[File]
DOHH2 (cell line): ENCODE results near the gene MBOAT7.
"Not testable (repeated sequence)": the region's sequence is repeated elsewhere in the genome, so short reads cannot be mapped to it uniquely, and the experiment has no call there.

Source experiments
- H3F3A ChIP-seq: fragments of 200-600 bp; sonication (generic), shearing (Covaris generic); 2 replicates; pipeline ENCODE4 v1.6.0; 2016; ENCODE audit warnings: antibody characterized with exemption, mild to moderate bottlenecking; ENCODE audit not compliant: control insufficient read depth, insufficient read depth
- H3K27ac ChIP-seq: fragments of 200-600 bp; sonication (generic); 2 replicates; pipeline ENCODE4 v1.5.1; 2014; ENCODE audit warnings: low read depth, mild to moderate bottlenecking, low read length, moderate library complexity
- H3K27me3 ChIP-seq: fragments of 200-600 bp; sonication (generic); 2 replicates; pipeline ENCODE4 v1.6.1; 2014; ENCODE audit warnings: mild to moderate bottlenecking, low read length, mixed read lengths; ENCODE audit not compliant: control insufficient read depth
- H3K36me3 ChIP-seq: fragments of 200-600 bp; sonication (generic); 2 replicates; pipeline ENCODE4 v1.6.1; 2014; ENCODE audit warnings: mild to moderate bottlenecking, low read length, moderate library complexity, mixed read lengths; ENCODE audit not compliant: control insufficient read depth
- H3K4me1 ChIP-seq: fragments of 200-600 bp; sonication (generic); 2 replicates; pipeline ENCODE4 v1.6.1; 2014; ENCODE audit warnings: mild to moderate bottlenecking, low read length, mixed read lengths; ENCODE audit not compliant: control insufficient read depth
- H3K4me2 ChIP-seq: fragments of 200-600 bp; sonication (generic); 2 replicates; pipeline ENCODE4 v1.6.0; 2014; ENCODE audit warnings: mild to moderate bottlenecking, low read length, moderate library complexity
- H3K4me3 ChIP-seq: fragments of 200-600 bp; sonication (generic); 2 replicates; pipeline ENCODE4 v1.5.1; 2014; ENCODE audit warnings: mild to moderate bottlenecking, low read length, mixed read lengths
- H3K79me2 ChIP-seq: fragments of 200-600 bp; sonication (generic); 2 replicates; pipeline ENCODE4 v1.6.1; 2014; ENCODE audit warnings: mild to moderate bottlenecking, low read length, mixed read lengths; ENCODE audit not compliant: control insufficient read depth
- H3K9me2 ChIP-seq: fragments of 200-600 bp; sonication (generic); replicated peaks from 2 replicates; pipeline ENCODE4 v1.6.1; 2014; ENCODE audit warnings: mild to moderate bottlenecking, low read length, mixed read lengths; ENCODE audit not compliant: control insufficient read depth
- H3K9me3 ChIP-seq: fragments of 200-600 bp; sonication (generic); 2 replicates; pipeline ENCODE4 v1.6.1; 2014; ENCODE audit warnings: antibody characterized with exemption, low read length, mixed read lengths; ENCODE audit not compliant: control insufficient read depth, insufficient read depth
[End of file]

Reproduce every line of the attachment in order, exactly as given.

DOHH2 (cell line): ENCODE results near the gene MBOAT7.
"Not testable (repeated sequence)": the region's sequence is repeated elsewhere in the genome, so short reads cannot be mapped to it uniquely, and the experiment has no call there.

Source experiments
- H3F3A ChIP-seq: fragments of 200-600 bp; sonication (generic), shearing (Covaris generic); 2 replicates; pipeline ENCODE4 v1.6.0; 2016; ENCODE audit warnings: antibody characterized with exemption, mild to moderate bottlenecking; ENCODE audit not compliant: control insufficient read depth, insufficient read depth
- H3K27ac ChIP-seq: fragments of 200-600 bp; sonication (generic); 2 replicates; pipeline ENCODE4 v1.5.1; 2014; ENCODE audit warnings: low read depth, mild to moderate bottlenecking, low read length, moderate library complexity
- H3K27me3 ChIP-seq: fragments of 200-600 bp; sonication (generic); 2 replicates; pipeline ENCODE4 v1.6.1; 2014; ENCODE audit warnings: mild to moderate bottlenecking, low read length, mixed read lengths; ENCODE audit not compliant: control insufficient read depth
- H3K36me3 ChIP-seq: fragments of 200-600 bp; sonication (generic); 2 replicates; pipeline ENCODE4 v1.6.1; 2014; ENCODE audit warnings: mild to moderate bottlenecking, low read length, moderate library complexity, mixed read lengths; ENCODE audit not compliant: control insufficient read depth
- H3K4me1 ChIP-seq: fragments of 200-600 bp; sonication (generic); 2 replicates; pipeline ENCODE4 v1.6.1; 2014; ENCODE audit warnings: mild to moderate bottlenecking, low read length, mixed read lengths; ENCODE audit not compliant: control insufficient read depth
- H3K4me2 ChIP-seq: fragments of 200-600 bp; sonication (generic); 2 replicates; pipeline ENCODE4 v1.6.0; 2014; ENCODE audit warnings: mild to moderate bottlenecking, low read length, moderate library complexity
- H3K4me3 ChIP-seq: fragments of 200-600 bp; sonication (generic); 2 replicates; pipeline ENCODE4 v1.5.1; 2014; ENCODE audit warnings: mild to moderate bottlenecking, low read length, mixed read lengths
- H3K79me2 ChIP-seq: fragments of 200-600 bp; sonication (generic); 2 replicates; pipeline ENCODE4 v1.6.1; 2014; ENCODE audit warnings: mild to moderate bottlenecking, low read length, mixed read lengths; ENCODE audit not compliant: control insufficient read depth
- H3K9me2 ChIP-seq: fragments of 200-600 bp; sonication (generic); replicated peaks from 2 replicates; pipeline ENCODE4 v1.6.1; 2014; ENCODE audit warnings: mild to moderate bottlenecking, low read length, mixed read lengths; ENCODE audit not compliant: control insufficient read depth
- H3K9me3 ChIP-seq: fragments of 200-600 bp; sonication (generic); 2 replicates; pipeline ENCODE4 v1.6.1; 2014; ENCODE audit warnings: antibody characterized with exemption, low read length, mixed read lengths; ENCODE audit not compliant: control insufficient read depth, insufficient read depth